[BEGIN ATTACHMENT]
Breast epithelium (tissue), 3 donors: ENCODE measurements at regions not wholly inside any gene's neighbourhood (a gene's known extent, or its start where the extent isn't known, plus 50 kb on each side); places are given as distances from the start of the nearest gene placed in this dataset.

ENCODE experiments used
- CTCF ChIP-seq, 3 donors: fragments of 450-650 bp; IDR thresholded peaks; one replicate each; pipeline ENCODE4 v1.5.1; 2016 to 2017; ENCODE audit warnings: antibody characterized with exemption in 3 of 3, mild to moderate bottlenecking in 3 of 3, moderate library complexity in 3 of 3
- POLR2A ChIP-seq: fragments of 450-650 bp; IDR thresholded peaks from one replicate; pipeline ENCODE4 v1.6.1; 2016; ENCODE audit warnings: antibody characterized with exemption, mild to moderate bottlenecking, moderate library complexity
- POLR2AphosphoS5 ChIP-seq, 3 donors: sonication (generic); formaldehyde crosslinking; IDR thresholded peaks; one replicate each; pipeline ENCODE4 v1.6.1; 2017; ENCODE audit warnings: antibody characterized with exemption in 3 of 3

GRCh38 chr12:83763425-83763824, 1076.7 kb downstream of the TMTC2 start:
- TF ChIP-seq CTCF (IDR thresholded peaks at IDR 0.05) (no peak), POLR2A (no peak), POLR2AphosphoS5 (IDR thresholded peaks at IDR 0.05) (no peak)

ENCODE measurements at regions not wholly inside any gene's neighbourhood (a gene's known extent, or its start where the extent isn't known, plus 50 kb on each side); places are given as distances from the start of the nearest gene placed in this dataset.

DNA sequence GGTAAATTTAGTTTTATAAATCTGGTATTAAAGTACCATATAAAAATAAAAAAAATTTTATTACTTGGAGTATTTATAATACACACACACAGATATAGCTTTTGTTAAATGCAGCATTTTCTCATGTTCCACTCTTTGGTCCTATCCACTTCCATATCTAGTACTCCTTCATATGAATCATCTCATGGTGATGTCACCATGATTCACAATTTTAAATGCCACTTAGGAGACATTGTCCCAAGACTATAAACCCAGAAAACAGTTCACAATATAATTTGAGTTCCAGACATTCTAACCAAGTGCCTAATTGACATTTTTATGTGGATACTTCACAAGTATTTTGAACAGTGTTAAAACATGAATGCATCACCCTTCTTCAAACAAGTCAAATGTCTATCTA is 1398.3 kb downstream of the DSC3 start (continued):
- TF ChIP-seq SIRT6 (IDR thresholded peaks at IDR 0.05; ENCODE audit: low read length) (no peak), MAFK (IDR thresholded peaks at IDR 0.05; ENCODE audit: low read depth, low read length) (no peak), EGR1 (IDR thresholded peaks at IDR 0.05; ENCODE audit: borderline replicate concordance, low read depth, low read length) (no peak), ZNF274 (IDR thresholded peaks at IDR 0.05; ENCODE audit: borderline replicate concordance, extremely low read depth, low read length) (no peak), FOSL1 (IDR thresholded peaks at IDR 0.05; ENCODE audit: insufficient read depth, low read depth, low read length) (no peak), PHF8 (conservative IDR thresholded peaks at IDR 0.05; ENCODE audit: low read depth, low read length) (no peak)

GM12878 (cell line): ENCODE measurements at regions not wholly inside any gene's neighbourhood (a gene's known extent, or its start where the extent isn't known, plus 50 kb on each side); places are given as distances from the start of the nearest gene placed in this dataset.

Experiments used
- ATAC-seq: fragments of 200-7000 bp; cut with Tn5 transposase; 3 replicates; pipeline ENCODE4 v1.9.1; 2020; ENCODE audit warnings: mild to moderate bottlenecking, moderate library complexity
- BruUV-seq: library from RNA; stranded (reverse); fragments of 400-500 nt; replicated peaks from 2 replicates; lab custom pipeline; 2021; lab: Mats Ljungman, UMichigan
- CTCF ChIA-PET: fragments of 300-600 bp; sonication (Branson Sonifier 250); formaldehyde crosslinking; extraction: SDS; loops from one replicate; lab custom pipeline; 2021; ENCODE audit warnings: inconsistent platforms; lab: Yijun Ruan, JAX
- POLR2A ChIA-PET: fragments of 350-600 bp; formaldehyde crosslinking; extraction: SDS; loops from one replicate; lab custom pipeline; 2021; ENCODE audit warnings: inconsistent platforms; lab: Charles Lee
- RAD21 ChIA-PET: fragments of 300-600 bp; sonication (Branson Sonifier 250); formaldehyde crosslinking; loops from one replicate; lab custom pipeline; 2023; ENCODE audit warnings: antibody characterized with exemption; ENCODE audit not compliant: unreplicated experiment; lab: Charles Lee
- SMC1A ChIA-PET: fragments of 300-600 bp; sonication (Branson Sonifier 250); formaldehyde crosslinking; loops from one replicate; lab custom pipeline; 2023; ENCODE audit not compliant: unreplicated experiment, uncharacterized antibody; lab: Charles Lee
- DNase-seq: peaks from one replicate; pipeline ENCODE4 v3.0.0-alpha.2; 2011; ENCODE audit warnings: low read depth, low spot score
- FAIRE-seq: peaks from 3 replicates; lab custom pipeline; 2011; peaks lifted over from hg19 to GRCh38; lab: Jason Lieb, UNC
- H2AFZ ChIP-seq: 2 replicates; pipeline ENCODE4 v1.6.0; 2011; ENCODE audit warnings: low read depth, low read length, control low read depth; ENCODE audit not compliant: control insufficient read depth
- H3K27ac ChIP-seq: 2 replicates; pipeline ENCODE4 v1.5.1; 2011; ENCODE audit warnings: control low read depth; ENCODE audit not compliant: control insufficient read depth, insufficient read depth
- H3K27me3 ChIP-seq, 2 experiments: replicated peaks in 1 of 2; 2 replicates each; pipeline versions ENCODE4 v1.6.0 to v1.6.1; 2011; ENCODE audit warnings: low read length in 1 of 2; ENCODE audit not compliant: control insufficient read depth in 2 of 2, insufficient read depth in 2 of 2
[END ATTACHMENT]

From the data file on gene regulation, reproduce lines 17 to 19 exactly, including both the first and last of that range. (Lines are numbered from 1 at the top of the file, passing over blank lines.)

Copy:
- RAD21 ChIA-PET: fragments of 300-600 bp; sonication (Branson Sonifier 250); formaldehyde crosslinking; loops from one replicate; lab custom pipeline; 2023; ENCODE audit warnings: antibody characterized with exemption; ENCODE audit not compliant: unreplicated experiment; lab: Charles Lee
- SMC1A ChIA-PET: fragments of 300-600 bp; sonication (Branson Sonifier 250); formaldehyde crosslinking; loops from one replicate; lab custom pipeline; 2023; ENCODE audit not compliant: unreplicated experiment, uncharacterized antibody; lab: Charles Lee
- DNase-seq: peaks from one replicate; pipeline ENCODE4 v3.0.0-alpha.2; 2011; ENCODE audit warnings: low read depth, low spot score